Continue reading: Laura Marling - Semper Femina Album Review
Andrew Lockwood picks his favourite albums of 2015.
10. Belle & Sebastian - 'Girls In Peacetime'.
A glorious return to top form for Belle & Sebastian. 'Girls In Peacetime Want To Dance' contains all the bands trade mark signatures as well as introducing a few new ones. The generally up beat, playful tone of the album is full of pathos, dark humour and heartfelt musings. This is Belle & Sebastian back to their creative best. With an arty intellect and a wry take on life they have combined some of their most varied musical scores to date with more of their joyous lyrics.
9. Girl Band - 'Holding Hands With Jamie'.
A wake up call that needs to be heard. 'Holding Hands With Jamie' is a shot in the arm; a torrent of musical mayhem and magnificent noise. Distorted and unrelenting, 'Holding Hands..' is an unapologetic onslaught to the senses and a nerve tingling jolt of excitement. A quite brilliant debut.
Continue reading: Andrew Lockwood's Top 10 Albums Of 2015
Elton John and Mumford And Sons are leading the line-up.
Outside Lands organisers have finally unveiled the spectacular 2015 line-up for their eighth year, featuring headliners Elton John and Mumford And Sons. The event is set to bring its usual combination of music and munchies to San Francisco this August.
Joining Elton and Mumford are a range of equally exciting acts, both of the veteran and the up-and-coming variety. Man of the moment Sam Smith - whose already bagged a total of six awards this year, including four Grammys - will bring his pop genius to the stage, alongside The Black Keys who released their first chart-topping album last year, and Kendrick Lamar whose highly anticipated third album 'To Pimp A Butterfly' sailed to number one in both the US and the UK last week.
Which are the best venues to visit this SXSW?
SXSW 2015 is set to take over Austin, Texas for yet another spectacular event, spanning numerous venues with countless showcases and hundreds of artists. We may be a few weeks away yet, but here's a little taster of some of the best places to be this year.
First up, the Parish is hosting some seminal shows all week, so this should definitely be at the top of your schedule. Wednesday, March 18th sees alt rock Londoners Wolf Alice on the bill, impressing with material from their EP releases; though we are yet to see an album release from these four. Equally, LA newcomers BØRNS are not to be missed, nor are San Diego indie favourites Delta Spirit. Thursday sees The Vaccines promote their upcoming album 'English Graffiti', alongside Palma Violets with 'Danger In The Club', while New York's Lolawolf brings their brand of sensational disco pop to the scene. Friday will be headlined by the Jarman brothers' band The Cribs, and Saturday will see appropriate surf-rock from Florida four-piece Surfer Blood.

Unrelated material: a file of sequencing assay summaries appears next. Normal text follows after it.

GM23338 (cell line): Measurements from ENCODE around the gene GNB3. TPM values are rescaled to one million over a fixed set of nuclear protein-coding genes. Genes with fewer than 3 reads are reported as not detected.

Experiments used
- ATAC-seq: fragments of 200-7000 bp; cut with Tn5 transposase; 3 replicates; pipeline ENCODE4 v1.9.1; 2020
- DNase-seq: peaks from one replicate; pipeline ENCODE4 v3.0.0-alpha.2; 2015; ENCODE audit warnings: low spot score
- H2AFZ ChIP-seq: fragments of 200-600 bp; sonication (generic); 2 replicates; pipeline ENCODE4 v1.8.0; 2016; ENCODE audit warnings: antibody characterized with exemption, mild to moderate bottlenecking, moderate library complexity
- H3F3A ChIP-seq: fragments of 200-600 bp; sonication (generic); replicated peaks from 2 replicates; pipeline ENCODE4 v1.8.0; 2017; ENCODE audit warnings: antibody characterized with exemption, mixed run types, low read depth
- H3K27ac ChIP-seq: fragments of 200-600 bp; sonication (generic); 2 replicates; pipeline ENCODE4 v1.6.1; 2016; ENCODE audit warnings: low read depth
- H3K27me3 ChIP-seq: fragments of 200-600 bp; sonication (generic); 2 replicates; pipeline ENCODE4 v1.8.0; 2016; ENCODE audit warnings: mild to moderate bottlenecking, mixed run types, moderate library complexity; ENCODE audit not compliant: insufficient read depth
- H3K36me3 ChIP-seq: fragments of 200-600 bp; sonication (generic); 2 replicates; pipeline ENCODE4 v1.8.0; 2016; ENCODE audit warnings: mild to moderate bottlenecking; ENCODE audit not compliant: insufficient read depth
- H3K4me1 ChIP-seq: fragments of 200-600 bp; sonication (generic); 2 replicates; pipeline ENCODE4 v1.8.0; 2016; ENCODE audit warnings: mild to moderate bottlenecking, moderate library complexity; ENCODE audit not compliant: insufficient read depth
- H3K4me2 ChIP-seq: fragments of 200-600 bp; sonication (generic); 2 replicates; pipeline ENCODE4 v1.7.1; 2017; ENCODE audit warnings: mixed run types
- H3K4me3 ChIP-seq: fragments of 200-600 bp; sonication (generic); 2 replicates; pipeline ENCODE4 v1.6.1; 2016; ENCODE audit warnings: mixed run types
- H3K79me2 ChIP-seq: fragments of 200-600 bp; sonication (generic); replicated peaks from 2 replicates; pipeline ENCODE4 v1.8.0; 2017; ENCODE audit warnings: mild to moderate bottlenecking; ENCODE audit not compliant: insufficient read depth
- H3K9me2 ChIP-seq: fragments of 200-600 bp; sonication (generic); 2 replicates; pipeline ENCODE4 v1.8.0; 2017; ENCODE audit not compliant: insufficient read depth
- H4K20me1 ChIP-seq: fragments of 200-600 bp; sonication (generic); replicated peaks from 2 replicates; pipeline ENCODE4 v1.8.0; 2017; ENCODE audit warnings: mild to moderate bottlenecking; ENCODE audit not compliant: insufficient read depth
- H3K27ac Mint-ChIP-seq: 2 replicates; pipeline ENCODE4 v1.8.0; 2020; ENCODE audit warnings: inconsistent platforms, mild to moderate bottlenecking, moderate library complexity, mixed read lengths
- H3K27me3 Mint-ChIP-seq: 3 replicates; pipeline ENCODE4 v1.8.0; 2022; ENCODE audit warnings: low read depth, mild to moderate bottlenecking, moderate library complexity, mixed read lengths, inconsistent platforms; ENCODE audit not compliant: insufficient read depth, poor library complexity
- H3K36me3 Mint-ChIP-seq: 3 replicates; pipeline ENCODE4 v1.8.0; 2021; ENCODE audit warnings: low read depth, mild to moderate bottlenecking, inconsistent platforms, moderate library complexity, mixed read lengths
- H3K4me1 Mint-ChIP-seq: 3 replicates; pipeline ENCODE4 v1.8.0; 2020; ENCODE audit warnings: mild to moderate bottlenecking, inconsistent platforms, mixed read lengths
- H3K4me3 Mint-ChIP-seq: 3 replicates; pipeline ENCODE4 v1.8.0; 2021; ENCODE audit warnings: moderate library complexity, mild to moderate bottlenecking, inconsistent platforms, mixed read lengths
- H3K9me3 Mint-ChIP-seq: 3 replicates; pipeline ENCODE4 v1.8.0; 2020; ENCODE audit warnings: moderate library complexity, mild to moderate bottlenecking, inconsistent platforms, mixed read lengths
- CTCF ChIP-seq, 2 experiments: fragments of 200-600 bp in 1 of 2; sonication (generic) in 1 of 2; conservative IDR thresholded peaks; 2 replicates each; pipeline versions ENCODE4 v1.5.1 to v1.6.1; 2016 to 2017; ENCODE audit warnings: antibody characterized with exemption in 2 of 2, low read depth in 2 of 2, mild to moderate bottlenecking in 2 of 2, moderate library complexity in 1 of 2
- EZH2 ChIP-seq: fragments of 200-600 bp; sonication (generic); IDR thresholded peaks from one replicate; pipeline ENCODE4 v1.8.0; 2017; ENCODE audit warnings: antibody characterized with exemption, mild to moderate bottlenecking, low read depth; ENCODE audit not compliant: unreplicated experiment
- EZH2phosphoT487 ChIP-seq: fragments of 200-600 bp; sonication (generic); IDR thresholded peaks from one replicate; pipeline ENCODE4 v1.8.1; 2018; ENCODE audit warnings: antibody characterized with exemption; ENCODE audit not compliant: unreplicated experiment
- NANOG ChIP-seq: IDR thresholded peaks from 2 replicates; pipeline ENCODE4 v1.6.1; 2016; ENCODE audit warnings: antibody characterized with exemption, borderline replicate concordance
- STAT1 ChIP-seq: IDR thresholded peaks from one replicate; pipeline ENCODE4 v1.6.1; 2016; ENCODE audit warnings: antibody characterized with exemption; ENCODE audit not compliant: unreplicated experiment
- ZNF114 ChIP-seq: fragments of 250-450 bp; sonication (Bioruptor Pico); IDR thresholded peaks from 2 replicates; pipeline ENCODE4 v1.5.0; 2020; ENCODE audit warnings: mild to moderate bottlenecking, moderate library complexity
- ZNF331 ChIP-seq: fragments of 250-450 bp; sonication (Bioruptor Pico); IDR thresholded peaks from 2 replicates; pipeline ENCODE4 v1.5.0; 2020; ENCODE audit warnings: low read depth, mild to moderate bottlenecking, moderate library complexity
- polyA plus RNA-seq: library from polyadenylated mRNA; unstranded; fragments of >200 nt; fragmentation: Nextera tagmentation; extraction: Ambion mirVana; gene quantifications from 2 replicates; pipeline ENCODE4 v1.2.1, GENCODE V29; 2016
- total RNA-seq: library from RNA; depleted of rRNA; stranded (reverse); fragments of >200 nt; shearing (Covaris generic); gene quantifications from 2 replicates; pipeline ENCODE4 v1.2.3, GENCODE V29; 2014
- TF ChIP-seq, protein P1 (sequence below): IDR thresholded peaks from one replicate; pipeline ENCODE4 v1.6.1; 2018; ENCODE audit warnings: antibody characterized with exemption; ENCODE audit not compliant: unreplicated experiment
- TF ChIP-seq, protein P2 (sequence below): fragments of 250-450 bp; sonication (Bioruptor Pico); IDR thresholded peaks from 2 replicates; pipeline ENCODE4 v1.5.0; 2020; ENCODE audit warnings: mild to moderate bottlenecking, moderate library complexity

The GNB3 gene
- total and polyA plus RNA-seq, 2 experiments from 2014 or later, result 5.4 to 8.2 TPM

Borns will perform at the Parish on Wednesday, March 18th 2015
Continue reading: 5 Venues You'll Want To Visit At SXSW 2015
With David Bowie, James Blake, Arctic Monkeys and Laura Marling this year could be truly hard to call.
This year's Barclaycard Mercury Prize could be one of the greatest lists of nominees in the awards history. 2013's nominees shortlist includes talent old and new, rock, pop, and dance with one thing to unite them all: they represent a selection of Britain and Ireland's strongest mainstream albums released during the last 12 months.
Bowie Looking A Favourite To Win.
It would be almost too easy to say that David Bowie will win: the 66 year-old made a triumphant and unexpected return this year with the critically lauded The Next Day which was recorded in secret over two years. He's also the bookies favourite along with Arctic Monkeys at the moment, with odds that are unlikely to change. Last time Bowie was nominated was in 2002 when he suffered defeat to pop star Ms. Dynamite but this time round there's been such a lot of press surrounding Bowie's come-back that he's been hard to ignore.